Imagine signing up to take a really exciting trip. It could be rooming the savannah of Africa, strolling the foothills of the Himalayas, or diving on the Great Barrier Reef in Australia. You are anticipating all you will see and do, learn and discover. You arrive to start your journey and you are given a large tome packed with legalese, warnings, and rules, together with the itinerary and some description of what you will do. Worse, you are told to leave right after you get it, and return another day to really start.
Many college classes are like that. Not only is “syllabus day” still a thing (faculty hand out a syllabus and dismiss class), but syllabi are bloated stacks of paper written in uninspiring prose, looking like every other similarly named document, and listing the same boilerplate language. Not all of this is required, nor does it have to be the only way you get the information across. Try a syllabus snapshot.
Syllabi as we know them have stayed about the same for decades. Rising to prominence after World War I, the name itself arising from a fifteenth century mistranslation of fourteenth century writing (Germano & Nicholls, 2020). Regardless of its origins, the syllabus at most universities look similar to each other and to syllabi in general. A large part of this is because universities, mostly via faculty senates, mandate that every course has a syllabus. Furthermore, each syllabus is required to have a set of information ranging from the obvious (course name, number of credits) to the more specific (student misconduct policies, statement on resources for students with disabilities). Some universities require mental health statements such as Oregon State University’s “Reach Out Statement”.
There is a lot to love about consistency. Many people frequent Starbucks or In-N-Out Burger because each franchise is designed to be familiar and deliver the same experience. Similarly, students can take solace in knowing their syllabi contain all the key information they need to successfully navigate the course. A syllabus serves as a contract, as a permanent record, as a communication device, and as a learning tool/cognitive map (Richmond et al., 2022). We also know that there are some key ways a syllabus should be written. A sizable body of research suggests faculty should write student-centered, warm syllabi (for a guide). But a multipage syllabus, especially in the hands of first year students, may be asking them to go from 0 to 60 too quickly. A syllabus snapshot may help.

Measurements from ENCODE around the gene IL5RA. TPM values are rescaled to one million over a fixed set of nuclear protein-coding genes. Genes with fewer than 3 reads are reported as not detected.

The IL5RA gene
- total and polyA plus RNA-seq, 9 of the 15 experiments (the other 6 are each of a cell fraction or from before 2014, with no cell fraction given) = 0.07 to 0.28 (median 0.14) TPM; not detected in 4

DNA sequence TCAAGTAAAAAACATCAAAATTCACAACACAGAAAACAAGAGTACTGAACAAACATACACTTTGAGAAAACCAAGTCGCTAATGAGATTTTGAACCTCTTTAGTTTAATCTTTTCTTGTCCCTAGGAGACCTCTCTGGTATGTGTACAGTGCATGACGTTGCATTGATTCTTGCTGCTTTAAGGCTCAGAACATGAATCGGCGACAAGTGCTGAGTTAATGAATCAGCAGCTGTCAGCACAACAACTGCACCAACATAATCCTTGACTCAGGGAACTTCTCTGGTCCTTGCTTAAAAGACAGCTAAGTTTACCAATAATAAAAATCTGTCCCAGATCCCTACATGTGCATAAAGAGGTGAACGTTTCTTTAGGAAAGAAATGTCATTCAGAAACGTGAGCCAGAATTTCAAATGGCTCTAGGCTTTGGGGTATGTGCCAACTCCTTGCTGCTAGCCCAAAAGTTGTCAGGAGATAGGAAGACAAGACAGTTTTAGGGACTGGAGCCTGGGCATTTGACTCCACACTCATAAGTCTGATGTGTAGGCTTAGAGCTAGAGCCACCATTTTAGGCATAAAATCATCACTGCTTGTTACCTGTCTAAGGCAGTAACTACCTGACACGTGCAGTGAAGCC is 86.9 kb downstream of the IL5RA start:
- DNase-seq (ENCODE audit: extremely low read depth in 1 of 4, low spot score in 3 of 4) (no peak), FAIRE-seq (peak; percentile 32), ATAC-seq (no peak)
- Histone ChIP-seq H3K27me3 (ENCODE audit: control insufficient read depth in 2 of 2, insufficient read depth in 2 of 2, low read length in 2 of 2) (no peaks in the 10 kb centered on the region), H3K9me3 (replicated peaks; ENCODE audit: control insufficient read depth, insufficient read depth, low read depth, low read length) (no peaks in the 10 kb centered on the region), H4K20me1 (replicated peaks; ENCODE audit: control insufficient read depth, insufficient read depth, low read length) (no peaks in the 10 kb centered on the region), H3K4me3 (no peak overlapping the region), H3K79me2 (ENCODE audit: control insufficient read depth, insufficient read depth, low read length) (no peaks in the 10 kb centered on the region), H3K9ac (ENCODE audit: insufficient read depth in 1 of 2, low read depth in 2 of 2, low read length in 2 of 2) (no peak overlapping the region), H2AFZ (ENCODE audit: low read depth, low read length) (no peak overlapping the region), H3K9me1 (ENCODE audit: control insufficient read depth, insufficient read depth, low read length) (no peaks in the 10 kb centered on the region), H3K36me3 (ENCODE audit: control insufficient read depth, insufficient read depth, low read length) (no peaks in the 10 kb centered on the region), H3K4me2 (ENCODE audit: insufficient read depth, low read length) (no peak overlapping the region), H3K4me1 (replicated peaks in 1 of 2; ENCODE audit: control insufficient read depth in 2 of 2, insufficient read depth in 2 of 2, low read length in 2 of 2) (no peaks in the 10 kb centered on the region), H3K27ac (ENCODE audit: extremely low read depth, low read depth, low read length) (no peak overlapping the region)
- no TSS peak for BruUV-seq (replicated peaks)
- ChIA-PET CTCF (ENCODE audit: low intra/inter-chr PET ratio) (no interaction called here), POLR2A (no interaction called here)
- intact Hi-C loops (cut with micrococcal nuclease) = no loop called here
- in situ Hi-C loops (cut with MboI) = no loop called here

A Syllabus Snapshot is a one-page document that provides the main elements of the course in an easy to digest way. Students want to get a sense of who the instructor is and what is required of them in the course. How many assignments and exams are there? Are there suggested ways to study for the course? How do they get in touch with the instructor in case they need help? Their first exposure to the course need not have all the gory details of each assignment right then. It they can get a good feel for the course, they may be more ready to read the regular or normal syllabi and take in all the details.
Because there is still a full syllabus satisfying all university minimum requirements, a Syllabus Snapshot provides the faculty member with a way to truly try something different and pick and choose the best information that they think will be a good first introduction to the student. The snapshot can be an abbreviated version of the normal syllabus cutting parts of the complete document, or it can be formatted and created completely differently.
A year ago, in the midst of the pandemic, I created my first syllabus snapshot. It used clipart, portions of my syllabus (e.g., a table of assessments, points, and the Student Learning Outcomes they satisfied). It also had some language to welcome students, offer my help, and provide some key ways to study, complete with a checklist of what would be due every week. This year, I took it up a few notches. A student artist (@paigeh.art on Instagram) created a highly visual, hand drawn version, of my first Syllabus Snapshot using Clip Studio Paint. [For an easy template to create your own snapshot see this Course Launcher by Mary Johannessen-Schmidt of Oakton College]I created alternate text for visually impaired students, and will make both versions available on the first day of class. Students will also have the full syllabus available on CANVAS.
The Syllabus Snapshot has the promise to give students an easy welcome to the class and may make them more likely to read more of the full syllabus. Many of the key components of the class are introduced in the snapshot, providing a pathway to the full syllabus for more details. Do snapshots make a difference? Time and ongoing research will have the answers. For now, the anecdotal evidence from over 350 students who saw Version 1.0 last fall is encouraging.
Our classes can be exciting trips. Let’s do what we can to build enthusiasm, interest, and buy-in for the course on Day One. A syllabus snapshot may be part of the way to do it.
Germano, W., & Nicholls, K. (2020). Syllabus: The remarkable, unremarkable document that changes everything. Princeton University Press.
Richmond, A. S., Boysen, G. A., & Gurung, R. A. R. (2022). An evidence-based guide to college and university teaching: Model teaching competencies, 2e. Routledge.
About the author: Regan A. R. Gurung, Ph.D. is Associate Vice Provost and Executive Director of the Center for Teaching and Learning at Oregon State University and Professor of Psychological Science.